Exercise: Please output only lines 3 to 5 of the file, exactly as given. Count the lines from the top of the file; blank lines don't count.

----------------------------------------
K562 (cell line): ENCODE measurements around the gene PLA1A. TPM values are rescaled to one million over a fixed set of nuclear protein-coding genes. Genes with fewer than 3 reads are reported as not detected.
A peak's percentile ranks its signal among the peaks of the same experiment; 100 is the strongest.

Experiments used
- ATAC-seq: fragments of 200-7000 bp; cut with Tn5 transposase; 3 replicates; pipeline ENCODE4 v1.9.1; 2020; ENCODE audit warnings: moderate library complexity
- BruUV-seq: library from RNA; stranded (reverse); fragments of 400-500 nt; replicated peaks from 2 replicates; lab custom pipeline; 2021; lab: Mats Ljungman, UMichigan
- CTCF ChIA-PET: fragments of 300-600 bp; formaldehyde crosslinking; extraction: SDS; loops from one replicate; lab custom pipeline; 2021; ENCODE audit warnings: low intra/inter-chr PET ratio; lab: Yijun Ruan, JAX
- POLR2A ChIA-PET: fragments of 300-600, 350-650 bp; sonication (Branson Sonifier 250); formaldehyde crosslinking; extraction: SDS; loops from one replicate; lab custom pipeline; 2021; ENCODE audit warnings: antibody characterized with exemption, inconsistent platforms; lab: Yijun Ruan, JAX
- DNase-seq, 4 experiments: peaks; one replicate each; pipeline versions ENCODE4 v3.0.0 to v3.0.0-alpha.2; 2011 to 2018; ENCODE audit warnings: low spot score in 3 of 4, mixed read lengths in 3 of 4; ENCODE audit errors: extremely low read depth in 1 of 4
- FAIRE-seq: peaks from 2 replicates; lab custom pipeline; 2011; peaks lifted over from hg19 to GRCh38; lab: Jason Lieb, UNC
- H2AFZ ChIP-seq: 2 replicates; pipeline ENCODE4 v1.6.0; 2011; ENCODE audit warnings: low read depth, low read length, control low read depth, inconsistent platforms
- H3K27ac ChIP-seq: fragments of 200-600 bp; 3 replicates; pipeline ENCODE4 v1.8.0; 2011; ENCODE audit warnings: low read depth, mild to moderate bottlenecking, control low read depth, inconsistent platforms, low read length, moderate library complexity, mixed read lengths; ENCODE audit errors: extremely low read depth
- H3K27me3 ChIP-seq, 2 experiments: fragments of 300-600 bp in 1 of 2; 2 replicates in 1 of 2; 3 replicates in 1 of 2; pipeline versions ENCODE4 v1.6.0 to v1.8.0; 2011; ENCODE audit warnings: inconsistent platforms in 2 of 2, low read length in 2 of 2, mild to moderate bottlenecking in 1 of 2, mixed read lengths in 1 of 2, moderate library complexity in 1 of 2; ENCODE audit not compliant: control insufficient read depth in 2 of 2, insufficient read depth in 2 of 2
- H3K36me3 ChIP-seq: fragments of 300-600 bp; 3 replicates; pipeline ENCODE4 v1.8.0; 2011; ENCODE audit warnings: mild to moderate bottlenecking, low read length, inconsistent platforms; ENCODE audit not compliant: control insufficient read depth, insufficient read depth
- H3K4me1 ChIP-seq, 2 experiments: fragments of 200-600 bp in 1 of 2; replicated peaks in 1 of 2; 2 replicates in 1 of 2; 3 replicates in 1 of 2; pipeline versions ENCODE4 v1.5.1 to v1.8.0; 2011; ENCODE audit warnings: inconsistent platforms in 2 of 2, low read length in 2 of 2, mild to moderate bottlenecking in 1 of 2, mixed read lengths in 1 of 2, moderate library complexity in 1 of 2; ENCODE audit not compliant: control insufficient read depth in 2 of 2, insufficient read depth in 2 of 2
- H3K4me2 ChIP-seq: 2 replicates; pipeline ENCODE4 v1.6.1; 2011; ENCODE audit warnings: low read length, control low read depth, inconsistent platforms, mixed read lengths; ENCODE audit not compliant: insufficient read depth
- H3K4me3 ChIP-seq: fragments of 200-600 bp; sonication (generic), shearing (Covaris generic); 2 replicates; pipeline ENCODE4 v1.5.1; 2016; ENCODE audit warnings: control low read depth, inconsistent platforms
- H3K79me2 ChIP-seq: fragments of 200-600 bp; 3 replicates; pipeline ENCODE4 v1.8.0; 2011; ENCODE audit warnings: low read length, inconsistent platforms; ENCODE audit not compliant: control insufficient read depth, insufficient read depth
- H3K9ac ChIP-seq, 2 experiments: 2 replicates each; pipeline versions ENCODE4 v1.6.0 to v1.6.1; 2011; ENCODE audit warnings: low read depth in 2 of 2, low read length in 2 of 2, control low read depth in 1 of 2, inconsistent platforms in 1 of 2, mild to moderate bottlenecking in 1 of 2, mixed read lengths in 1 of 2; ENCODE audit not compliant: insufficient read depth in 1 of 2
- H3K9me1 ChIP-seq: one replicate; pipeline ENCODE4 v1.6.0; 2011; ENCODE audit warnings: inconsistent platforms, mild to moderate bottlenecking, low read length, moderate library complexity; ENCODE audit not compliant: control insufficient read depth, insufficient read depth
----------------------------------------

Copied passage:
Experiments used
- ATAC-seq: fragments of 200-7000 bp; cut with Tn5 transposase; 3 replicates; pipeline ENCODE4 v1.9.1; 2020; ENCODE audit warnings: moderate library complexity
- BruUV-seq: library from RNA; stranded (reverse); fragments of 400-500 nt; replicated peaks from 2 replicates; lab custom pipeline; 2021; lab: Mats Ljungman, UMichigan